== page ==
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Four Perspectives on the Role of Fear in Persuasion
Unformatted Document Text:  Four Perspectives on . . . 5 The purpose of the behavioral inhibition system (BIS) is to inhibit actions that may lead to deleterious outcomes (Davidson, 1993; Gray, 1990). Consequently, it provides aversive motivation in response to cues associated with punishment, nonreward, and novelty. The BIS is the source of negative affect. Individual differences in the tonic activation level of the two behavioral systems are thought to underlie a variety of behavioral and emotional patterns. For instance, Depue and Collins (1999) explain extraversion in terms of variations in the tonic activation level of the BAS. And, left frontal EEG activation, an indicator of tonic BAS activation, has been related to decreased vulnerability to depression (Kline, Allen, & Schwartz, 1998). Important to each of these applications is the notion that individual differences reflect variations in sensitivity to different types of stimuli. “Sensitivity ultimately means reactivity of the neurobiology associated with a motivational system” (Depue & Collins, 1999, p. 491). Assuming that cues of punishment and nonreward are distributed throughout the environment, but that persons high in tonic BAS activation are more sensitive to these cues, we should expect that the level of tonic BIS activation is directly correlated with self-reports of fear prior to exposure to a threat appeal. Put differently, persons with highly active inhibition systems are generally more fearful than persons with less active inhibition systems. Thus, our first hypothesis is as follows: H1: BIS is positively associated with premessage fear. A defining feature of threat appeals is that they warn of the negative consequences that will accrue to message recipients if they do not alter their behavior (Janis & Feshbach, 1953; Leventhal, 1971; Rogers, 1975; Witte, 1992). In other words, they present cues of punishment

Authors: Dillard, James. and Anderson, Jason.
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Four Perspectives on . . .
5
The purpose of the behavioral inhibition system (BIS) is to inhibit actions that may lead
to deleterious outcomes (Davidson, 1993; Gray, 1990). Consequently, it provides aversive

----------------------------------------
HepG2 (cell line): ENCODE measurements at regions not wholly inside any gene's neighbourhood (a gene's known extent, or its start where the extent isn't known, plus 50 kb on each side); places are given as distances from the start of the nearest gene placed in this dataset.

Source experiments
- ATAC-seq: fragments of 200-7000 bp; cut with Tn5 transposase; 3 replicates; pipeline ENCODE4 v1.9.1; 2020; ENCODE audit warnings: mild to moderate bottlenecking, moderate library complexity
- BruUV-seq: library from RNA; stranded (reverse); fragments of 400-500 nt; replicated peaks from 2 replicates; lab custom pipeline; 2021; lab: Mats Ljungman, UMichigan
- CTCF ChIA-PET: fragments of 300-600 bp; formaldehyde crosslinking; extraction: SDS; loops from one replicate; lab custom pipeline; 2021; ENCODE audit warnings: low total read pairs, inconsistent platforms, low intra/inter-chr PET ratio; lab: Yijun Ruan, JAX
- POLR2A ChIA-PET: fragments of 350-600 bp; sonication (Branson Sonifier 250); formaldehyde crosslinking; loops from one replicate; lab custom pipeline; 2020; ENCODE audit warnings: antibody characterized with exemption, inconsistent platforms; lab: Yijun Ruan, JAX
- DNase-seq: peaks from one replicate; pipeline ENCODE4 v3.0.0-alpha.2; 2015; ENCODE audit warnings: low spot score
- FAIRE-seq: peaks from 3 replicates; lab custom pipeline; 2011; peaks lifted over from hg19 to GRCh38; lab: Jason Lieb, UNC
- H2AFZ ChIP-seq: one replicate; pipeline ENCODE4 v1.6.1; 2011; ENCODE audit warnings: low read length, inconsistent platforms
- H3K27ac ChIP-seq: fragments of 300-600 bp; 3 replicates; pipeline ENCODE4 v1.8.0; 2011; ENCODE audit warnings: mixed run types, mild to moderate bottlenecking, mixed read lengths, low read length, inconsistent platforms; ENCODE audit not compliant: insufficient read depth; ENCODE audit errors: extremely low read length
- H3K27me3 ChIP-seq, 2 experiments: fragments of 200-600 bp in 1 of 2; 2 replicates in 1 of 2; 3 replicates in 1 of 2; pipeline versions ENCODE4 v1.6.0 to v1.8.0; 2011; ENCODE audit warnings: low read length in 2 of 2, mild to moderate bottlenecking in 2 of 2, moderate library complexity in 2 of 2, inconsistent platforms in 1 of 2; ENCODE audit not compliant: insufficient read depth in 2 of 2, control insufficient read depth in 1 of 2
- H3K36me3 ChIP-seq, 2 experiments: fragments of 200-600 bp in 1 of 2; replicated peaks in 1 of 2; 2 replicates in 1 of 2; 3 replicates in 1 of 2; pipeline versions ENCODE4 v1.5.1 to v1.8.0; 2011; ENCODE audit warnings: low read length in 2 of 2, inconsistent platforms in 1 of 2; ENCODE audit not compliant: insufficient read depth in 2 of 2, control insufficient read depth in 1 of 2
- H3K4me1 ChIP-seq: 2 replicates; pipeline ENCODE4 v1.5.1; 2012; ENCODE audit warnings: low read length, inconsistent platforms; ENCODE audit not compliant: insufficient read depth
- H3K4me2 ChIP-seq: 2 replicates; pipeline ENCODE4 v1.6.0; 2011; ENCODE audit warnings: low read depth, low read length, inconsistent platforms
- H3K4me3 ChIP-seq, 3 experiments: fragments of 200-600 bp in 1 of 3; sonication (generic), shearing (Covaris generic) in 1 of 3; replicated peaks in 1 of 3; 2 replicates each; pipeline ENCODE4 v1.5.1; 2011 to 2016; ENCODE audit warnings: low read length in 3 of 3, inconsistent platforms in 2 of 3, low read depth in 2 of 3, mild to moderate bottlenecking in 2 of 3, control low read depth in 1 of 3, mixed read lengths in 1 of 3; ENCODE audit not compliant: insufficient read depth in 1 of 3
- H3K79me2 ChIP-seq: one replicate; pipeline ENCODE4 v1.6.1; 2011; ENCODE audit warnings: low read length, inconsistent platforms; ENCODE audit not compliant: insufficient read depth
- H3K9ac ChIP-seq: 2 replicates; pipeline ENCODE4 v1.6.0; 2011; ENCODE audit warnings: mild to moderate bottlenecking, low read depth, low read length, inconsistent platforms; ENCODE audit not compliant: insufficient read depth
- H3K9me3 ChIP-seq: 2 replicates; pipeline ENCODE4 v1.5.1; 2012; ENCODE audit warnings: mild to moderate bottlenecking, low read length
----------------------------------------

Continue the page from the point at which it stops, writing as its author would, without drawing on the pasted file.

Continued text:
motivation in response to cues associated with punishment, nonreward, and novelty. The BIS is
the source of negative affect.
Individual differences in the tonic activation level of the two behavioral systems are
thought to underlie a variety of behavioral and emotional patterns. For instance, Depue and
Collins (1999) explain extraversion in terms of variations in the tonic activation level of the
BAS. And, left frontal EEG activation, an indicator of tonic BAS activation, has been related to
decreased vulnerability to depression (Kline, Allen, & Schwartz, 1998). Important to each of
these applications is the notion that individual differences reflect variations in sensitivity to
different types of stimuli. “Sensitivity ultimately means reactivity of the neurobiology associated
with a motivational system” (Depue & Collins, 1999, p. 491).
Assuming that cues of punishment and nonreward are distributed throughout the
environment, but that persons high in tonic BAS activation are more sensitive to these cues, we
should expect that the level of tonic BIS activation is directly correlated with self-reports of fear
prior to exposure to a threat appeal. Put differently, persons with highly active inhibition systems
are generally more fearful than persons with less active inhibition systems. Thus, our first
hypothesis is as follows:
H1: BIS is positively associated with premessage fear.
A defining feature of threat appeals is that they warn of the negative consequences that
will accrue to message recipients if they do not alter their behavior (Janis & Feshbach, 1953;
Leventhal, 1971; Rogers, 1975; Witte, 1992). In other words, they present cues of punishment


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